Israel postpones deportation of foreign workers' children
Interior Minister Eli Yishai made the decision Wednesday, claiming he did not wish to disrupt the studies of children enrolled in Israeli state-run schools.
Interior Minister Eli Yishai instructed the Population and Immigration Authority Wednesday morning to postpone the deportation of children and families of foreign workers enrolled in state-run kindergartens and preschools by a few months.
Yishai delayed the deportation in order to enact the government decision to send them to their respective countries gradually, without placing undue pressure on families whose children are in the middle of the school year.
The interior minister said that although the necessary preparations for deportations had been made, he would delay the deportation out of "sensitivity" to the children who are currently enrolled in schools.
"I have instructed the enforcement [of the decision] regarding families with children learning in Israeli schools to be postponed by a number of months," Yishai said. "At this point the focus will be only on families with children who unequivocally do not fall under the conditions set by the government decision."
Yishai's announcement comes less than a week after relief organizations staged a demonstration in Tel Aviv Friday in an effort to prevent the deportation of foreign workers' children.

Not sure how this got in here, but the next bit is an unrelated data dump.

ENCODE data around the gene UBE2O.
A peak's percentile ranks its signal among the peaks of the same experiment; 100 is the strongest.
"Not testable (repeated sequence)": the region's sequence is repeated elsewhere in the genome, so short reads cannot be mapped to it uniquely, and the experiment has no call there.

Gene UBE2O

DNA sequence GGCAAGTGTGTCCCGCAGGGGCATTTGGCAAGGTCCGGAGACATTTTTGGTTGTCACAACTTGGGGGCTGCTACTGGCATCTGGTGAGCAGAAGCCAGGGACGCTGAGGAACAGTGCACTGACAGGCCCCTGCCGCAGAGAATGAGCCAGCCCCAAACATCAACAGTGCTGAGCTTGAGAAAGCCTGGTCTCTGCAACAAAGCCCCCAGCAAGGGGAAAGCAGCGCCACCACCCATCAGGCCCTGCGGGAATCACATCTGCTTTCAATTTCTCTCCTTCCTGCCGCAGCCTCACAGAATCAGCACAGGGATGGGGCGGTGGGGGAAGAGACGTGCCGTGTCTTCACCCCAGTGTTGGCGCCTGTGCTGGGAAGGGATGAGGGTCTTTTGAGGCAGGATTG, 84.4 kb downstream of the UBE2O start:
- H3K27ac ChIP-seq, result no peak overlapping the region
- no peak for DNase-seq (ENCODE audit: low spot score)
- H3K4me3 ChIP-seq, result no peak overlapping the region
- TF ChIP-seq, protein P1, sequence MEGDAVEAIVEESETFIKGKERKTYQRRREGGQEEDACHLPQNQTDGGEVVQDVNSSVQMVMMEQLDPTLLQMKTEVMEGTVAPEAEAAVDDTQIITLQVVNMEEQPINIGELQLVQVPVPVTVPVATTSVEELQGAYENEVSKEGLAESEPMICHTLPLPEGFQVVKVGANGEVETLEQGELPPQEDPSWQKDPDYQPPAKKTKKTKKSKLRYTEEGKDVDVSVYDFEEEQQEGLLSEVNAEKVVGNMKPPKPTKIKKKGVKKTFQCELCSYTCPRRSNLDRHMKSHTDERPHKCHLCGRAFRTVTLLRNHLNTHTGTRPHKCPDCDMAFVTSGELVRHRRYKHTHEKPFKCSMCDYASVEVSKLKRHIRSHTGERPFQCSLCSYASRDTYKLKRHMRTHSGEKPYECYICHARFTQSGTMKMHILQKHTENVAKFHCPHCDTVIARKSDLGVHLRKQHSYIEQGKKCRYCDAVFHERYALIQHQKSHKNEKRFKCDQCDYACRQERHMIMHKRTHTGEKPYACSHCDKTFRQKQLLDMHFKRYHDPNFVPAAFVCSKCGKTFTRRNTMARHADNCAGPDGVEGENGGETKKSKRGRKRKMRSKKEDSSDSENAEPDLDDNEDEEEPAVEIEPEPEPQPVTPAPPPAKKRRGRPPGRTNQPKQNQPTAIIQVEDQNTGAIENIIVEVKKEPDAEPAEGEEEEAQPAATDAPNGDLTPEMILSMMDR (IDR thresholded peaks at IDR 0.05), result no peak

The deportation of families that do not meet the criteria set by the Israeli government was expected to commence this week, coinciding with the completion of preparations for arrests and the endorsement of a facility to be set up at Ben Gurion Airport, devised to detect families with children.
Hundreds of people demonstrated at the Tel Aviv park, calling on the government not to deport or incarcerate children that were born in Israel.
The demonstration was organized by relief organizations, including the Center for Assistance of Foreign Workers, the Civil Rights Union, Doctors for Civil Rights and others.
The speakers at the event included Aliza Olmert, wife of former Prime Minister Ehud Olmert, and Esther Akfiya, who participated in the Oscar-winning film 'Strangers No More,' a documentary about the Bialik-Rogozin School, whose student body comprises refugees and immigrants.
"It doesn’t matter how many pictures or decorations you put on the wall, a jail is a jail," said Rotem Ilan, the founder of the Israeli Children's Association. "These children do not belong behind bars."